Boston Bruins forward Mark Recchi ended a couple of playoff droughts that were getting a bit old.

Already the oldest active player in the NHL at 43, Recchi became the oldest to score a goal in the Stanley Cup finals when he ended an 11-game slump during a power play after the Bruins had connected only five previous times in the playoffs with the man advantage.

The goal gave the Bruins a one-goal lead midway through the second period on Saturday night, but the positives ended there for Boston.

Vancouver rallied to win 3-2 in overtime and take a 2-0 lead in the Stanley Cup finals. Only four of 46 teams have overcome such a deficit in the finals to win the Cup.

Recchi has captured it twice, and the British Columbia native says he will retire if he adds a third title this year. For now, the Bruins will rely on the 22-year NHL veteran to help settle them down and lead them back as they return home for Games 3 and 4.

"You could be frustrated, but you know what, we can't focus on that right now," said Recchi, who is almost two years older than Detroit's Igor Larionov was when he scored in the 2002 finals. "The guys are really disappointed, but we'll regroup."

They have before.

Boston came back from a 2-0 deficit in the first round to beat archrival Montreal in overtime of Game 7. They will draw upon that experience as they try to end the franchise's 39-year Stanley Cup drought.

Ending their power-play struggles would surely help.

Recchi's goal came 2:35 after Milan Lucic got the Bruins even at 1, and it seemed to carry Boston through a second period it largely dominated.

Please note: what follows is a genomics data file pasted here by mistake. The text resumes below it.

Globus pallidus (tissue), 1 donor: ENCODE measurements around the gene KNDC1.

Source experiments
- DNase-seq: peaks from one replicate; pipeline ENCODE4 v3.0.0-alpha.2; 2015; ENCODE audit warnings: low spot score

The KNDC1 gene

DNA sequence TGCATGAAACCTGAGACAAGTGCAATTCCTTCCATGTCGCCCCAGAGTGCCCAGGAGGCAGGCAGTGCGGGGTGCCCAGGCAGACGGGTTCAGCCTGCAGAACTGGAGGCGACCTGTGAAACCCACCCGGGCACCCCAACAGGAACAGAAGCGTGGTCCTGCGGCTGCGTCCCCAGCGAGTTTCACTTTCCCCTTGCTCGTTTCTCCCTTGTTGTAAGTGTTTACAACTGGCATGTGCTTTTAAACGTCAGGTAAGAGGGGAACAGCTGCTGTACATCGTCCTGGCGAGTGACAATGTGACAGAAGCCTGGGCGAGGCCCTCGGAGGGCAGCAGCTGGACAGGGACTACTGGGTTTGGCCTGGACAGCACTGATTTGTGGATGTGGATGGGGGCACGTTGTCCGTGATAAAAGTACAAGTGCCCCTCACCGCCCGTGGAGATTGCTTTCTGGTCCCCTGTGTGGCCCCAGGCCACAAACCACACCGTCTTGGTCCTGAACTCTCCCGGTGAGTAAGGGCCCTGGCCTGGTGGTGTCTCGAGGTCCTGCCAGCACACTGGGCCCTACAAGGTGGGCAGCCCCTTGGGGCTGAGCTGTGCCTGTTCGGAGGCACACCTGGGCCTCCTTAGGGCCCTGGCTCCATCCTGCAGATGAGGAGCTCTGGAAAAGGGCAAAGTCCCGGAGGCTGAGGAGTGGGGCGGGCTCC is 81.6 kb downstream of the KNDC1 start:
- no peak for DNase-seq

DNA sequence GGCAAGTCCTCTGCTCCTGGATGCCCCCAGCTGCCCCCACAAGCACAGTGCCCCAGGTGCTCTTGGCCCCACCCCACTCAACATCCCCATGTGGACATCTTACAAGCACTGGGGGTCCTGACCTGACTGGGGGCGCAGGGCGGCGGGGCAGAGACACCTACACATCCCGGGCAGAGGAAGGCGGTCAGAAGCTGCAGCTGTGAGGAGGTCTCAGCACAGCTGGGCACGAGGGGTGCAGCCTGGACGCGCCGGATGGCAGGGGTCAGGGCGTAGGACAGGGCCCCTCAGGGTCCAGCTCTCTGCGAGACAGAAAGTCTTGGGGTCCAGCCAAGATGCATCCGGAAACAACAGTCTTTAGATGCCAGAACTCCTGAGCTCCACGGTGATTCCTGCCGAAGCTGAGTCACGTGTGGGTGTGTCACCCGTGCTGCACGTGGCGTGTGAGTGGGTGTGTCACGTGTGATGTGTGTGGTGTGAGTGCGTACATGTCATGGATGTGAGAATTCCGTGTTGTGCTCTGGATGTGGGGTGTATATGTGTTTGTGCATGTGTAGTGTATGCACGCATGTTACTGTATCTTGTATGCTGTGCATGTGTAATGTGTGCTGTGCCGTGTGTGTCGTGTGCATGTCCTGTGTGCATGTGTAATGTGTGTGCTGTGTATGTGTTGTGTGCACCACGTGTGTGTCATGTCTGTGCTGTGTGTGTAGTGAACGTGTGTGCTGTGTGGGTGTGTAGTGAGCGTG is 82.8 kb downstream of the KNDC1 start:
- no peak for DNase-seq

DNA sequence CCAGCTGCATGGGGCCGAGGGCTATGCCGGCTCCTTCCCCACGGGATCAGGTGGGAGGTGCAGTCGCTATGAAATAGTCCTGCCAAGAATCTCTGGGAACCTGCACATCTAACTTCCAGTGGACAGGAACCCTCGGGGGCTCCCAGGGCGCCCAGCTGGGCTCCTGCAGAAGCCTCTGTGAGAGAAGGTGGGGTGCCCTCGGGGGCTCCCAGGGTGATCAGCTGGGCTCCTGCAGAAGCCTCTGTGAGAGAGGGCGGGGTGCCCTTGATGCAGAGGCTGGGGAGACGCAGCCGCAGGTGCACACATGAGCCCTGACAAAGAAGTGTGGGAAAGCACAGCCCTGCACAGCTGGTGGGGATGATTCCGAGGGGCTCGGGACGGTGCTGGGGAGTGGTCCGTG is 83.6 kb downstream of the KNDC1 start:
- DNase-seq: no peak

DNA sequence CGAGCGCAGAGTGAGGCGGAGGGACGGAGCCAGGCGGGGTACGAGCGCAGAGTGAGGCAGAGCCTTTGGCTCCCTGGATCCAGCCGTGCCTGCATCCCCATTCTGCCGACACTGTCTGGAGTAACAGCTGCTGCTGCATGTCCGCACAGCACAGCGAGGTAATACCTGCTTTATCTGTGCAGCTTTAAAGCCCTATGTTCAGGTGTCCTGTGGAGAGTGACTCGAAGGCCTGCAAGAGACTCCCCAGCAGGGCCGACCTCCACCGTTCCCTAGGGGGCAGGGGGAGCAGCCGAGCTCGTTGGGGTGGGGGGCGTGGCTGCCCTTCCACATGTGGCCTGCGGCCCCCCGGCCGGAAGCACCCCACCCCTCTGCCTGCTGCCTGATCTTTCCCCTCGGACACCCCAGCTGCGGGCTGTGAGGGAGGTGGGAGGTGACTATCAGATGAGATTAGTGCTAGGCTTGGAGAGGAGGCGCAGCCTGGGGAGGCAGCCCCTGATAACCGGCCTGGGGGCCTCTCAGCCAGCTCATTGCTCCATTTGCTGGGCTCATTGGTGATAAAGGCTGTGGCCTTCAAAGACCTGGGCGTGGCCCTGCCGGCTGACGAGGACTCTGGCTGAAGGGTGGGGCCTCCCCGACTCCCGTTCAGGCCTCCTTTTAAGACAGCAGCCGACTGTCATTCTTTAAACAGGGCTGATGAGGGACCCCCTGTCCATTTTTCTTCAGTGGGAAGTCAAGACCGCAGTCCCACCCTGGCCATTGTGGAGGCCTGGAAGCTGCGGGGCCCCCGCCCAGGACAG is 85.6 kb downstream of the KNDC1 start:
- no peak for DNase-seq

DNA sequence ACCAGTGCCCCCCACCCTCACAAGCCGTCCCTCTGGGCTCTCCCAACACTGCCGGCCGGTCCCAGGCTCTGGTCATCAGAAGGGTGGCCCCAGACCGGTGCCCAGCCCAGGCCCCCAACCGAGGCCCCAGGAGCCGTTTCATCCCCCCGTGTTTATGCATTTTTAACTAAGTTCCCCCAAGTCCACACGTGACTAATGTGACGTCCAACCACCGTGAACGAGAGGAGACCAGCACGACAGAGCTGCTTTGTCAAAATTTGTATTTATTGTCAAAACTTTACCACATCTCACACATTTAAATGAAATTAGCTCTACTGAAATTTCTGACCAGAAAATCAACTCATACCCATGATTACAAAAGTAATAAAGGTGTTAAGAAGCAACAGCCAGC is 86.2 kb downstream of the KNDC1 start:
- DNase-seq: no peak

And it came after some adjustments. Boston, mired in a 1-for-20 slump over six games with the man advantage, moved 6-foot-9 defenseman Zdeno Chara away from the net and back to the point.

Recchi deflected Chara's long wrist shot over Roberto Luongo as the Bruins backed up their pledge to get more traffic in front after they were shut out in the opener. That tough 1-0 loss was decided when Canucks forward Raffi Torres scored with only 18.5 seconds left in the game.

"You have to take only the positive things," Bruins top-line center David Krejci said. "You have to forget about it and just take the positive things. There s no room for negatives in these playoffs."

Krejci set the screen that led to Lucic's goal - Boston's first in four periods of the finals against Canucks goalie Roberto Luongo.

"We finally knew we can score on that guy," he said. "It was a big one, and right after we got some momentum, we were coming at them."

Recchi certainly did on the power-play goal, going hard to the net to convert on a reworked power play that had only one goal on 33 previous chances on the road.

Recchi downplayed the significance of it, saying the media worried more about the lack of power-play goals than Bruins did. He added that his goal, whether it came on the power play or at full strength, was a big one for Boston.

Still, Claude Julien liked what he saw with his team up a man.

"We had good traffic in front, whether it was Zdeno, the other time it was Lucic. Then Recchi timed it well for that goal, tipping it in," he said. "We're battling away in the special-teams areas."